University News

Simmons to receive two honorary degrees

By
Contributing Writer

President Ruth Simmons will deliver the commencement addresses at the University of Oklahoma and the University of Rochester this year. She will also receive honorary degrees from the universities – the 32nd and 33rd honorary degrees she has received in her lifetime. Simmons will speak at Oklahoma and Rochester May 11 and May 20, respectively. 

“The fact that she is stepping down contributed” to her selection this year, said Richard Feldman, University of Rochester dean of the college of arts, sciences and engineering. “It seemed to be a good time.” Feldman said he was delighted to have Simmons speak, this year especially. The University of Rochester’s president hand-picks the commencement speaker each year, he said. 

“Those of us who know (Simmons) think she’s been a wonderful leader at Brown and at Smith before that,” Feldman said. He cited her impressive life story and commitment to education as reasons for the selection.

Simmons is “a scholar who believes in the power of education to transform lives, a theme that resonates at the University of Oklahoma,” wrote Catherine Bishop, vice president of public affairs at the University of Oklahoma, in an email to The Herald.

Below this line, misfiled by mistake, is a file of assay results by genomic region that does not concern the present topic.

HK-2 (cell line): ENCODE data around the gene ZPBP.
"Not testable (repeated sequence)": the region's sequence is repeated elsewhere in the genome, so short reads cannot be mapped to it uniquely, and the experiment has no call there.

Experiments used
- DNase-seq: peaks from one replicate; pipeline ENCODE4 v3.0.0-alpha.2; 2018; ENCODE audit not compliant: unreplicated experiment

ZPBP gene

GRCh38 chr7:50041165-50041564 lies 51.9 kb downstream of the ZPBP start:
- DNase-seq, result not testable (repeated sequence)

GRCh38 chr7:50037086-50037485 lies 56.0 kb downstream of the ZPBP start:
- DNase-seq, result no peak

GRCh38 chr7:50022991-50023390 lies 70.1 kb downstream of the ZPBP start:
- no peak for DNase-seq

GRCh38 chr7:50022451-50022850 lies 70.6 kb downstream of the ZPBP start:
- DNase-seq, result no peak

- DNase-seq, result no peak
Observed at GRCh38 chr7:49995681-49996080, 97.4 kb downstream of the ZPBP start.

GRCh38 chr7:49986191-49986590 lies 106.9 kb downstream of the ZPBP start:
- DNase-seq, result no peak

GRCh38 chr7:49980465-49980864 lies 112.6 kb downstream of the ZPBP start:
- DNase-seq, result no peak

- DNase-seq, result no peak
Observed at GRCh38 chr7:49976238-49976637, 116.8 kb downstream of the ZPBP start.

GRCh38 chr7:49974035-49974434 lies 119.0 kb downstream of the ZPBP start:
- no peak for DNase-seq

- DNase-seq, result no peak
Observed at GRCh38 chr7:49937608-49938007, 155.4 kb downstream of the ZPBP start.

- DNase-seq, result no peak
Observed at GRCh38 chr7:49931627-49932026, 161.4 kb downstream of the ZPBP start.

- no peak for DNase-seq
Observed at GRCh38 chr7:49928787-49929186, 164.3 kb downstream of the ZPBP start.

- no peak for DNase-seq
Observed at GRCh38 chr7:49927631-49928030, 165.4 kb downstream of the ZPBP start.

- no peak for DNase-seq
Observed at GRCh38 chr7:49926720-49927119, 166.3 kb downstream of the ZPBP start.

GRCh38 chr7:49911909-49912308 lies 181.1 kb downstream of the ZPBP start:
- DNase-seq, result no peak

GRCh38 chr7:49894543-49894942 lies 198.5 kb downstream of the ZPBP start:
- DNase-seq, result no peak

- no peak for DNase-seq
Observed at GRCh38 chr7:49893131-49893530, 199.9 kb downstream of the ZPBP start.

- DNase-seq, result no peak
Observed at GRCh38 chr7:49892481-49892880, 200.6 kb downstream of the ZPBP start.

Bishop cited Simmons’ recognition in the U.S. News and World Report and Newsweek, along with her “many successes” as factors that contributed to the decision. Simmons was selected from a group of candidates by a committee including students, faculty and staff and was ultimately decided upon by the president of the university. 

“Ruth Simmons is one of our nation’s most respected university leaders. She overcame adversity and economic hardship to achieve academic excellence and personal success,” said David Boren, president of the University of Oklahoma. “Her character and personal integrity make President Simmons an outstanding role model for our students.”

Simmons has received more than 30 honorary degrees in her lifetime, from well-known institutions like Harvard, Princeton and Amherst, large research universities such as New York University and small liberal arts colleges including Union College. An honorary degree is “the highest honor” a university can bestow upon a person, Bishop wrote, adding that an honorary degree is recognition of a lifetime of achievement and contributions the individual has made to enrich “the university, state, nation or world.”

Simmons wrote in an email to The Herald that she had not yet begun to write her speech.